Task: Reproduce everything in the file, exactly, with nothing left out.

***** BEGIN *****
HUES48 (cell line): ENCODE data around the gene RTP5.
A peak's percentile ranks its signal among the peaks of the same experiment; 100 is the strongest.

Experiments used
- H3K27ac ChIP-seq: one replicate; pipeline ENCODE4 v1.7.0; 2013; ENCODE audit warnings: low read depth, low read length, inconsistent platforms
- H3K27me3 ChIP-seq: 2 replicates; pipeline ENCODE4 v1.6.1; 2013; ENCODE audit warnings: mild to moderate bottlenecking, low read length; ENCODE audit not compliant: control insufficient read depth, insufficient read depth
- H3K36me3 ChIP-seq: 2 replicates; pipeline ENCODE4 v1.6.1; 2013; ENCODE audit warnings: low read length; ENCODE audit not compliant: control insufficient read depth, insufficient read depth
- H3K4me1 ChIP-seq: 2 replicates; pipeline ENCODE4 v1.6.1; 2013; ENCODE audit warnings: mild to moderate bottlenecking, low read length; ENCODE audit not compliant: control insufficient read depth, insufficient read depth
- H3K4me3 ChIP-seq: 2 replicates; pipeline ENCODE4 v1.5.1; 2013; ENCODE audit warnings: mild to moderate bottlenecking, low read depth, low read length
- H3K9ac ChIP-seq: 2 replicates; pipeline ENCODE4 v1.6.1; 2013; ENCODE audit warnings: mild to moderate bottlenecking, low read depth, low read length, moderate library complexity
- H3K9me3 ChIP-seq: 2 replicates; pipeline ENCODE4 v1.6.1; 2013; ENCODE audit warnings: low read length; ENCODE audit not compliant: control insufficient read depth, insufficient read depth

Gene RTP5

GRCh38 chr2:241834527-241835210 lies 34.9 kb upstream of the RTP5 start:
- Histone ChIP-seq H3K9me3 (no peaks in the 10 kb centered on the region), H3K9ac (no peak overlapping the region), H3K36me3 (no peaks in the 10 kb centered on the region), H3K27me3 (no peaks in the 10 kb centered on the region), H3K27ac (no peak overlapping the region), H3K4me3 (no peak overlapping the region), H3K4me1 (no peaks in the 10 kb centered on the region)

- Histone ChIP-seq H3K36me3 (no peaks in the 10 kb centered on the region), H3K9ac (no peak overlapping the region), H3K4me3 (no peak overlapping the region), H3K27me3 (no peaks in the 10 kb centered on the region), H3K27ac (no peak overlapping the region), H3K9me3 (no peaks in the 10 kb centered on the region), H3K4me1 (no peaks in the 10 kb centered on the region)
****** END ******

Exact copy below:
HUES48 (cell line): ENCODE data around the gene RTP5.
A peak's percentile ranks its signal among the peaks of the same experiment; 100 is the strongest.

Experiments used
- H3K27ac ChIP-seq: one replicate; pipeline ENCODE4 v1.7.0; 2013; ENCODE audit warnings: low read depth, low read length, inconsistent platforms
- H3K27me3 ChIP-seq: 2 replicates; pipeline ENCODE4 v1.6.1; 2013; ENCODE audit warnings: mild to moderate bottlenecking, low read length; ENCODE audit not compliant: control insufficient read depth, insufficient read depth
- H3K36me3 ChIP-seq: 2 replicates; pipeline ENCODE4 v1.6.1; 2013; ENCODE audit warnings: low read length; ENCODE audit not compliant: control insufficient read depth, insufficient read depth
- H3K4me1 ChIP-seq: 2 replicates; pipeline ENCODE4 v1.6.1; 2013; ENCODE audit warnings: mild to moderate bottlenecking, low read length; ENCODE audit not compliant: control insufficient read depth, insufficient read depth
- H3K4me3 ChIP-seq: 2 replicates; pipeline ENCODE4 v1.5.1; 2013; ENCODE audit warnings: mild to moderate bottlenecking, low read depth, low read length
- H3K9ac ChIP-seq: 2 replicates; pipeline ENCODE4 v1.6.1; 2013; ENCODE audit warnings: mild to moderate bottlenecking, low read depth, low read length, moderate library complexity
- H3K9me3 ChIP-seq: 2 replicates; pipeline ENCODE4 v1.6.1; 2013; ENCODE audit warnings: low read length; ENCODE audit not compliant: control insufficient read depth, insufficient read depth

Gene RTP5

GRCh38 chr2:241834527-241835210 lies 34.9 kb upstream of the RTP5 start:
- Histone ChIP-seq H3K9me3 (no peaks in the 10 kb centered on the region), H3K9ac (no peak overlapping the region), H3K36me3 (no peaks in the 10 kb centered on the region), H3K27me3 (no peaks in the 10 kb centered on the region), H3K27ac (no peak overlapping the region), H3K4me3 (no peak overlapping the region), H3K4me1 (no peaks in the 10 kb centered on the region)

- Histone ChIP-seq H3K36me3 (no peaks in the 10 kb centered on the region), H3K9ac (no peak overlapping the region), H3K4me3 (no peak overlapping the region), H3K27me3 (no peaks in the 10 kb centered on the region), H3K27ac (no peak overlapping the region), H3K9me3 (no peaks in the 10 kb centered on the region), H3K4me1 (no peaks in the 10 kb centered on the region)